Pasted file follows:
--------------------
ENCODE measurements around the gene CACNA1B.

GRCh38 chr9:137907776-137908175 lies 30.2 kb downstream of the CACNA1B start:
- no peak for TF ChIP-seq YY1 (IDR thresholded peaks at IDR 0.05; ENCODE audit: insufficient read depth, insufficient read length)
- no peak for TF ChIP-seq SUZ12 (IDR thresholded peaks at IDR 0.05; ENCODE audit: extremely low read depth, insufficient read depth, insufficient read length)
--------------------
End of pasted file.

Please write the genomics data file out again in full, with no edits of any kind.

ENCODE measurements around the gene CACNA1B.

GRCh38 chr9:137907776-137908175 lies 30.2 kb downstream of the CACNA1B start:
- no peak for TF ChIP-seq YY1 (IDR thresholded peaks at IDR 0.05; ENCODE audit: insufficient read depth, insufficient read length)
- no peak for TF ChIP-seq SUZ12 (IDR thresholded peaks at IDR 0.05; ENCODE audit: extremely low read depth, insufficient read depth, insufficient read length)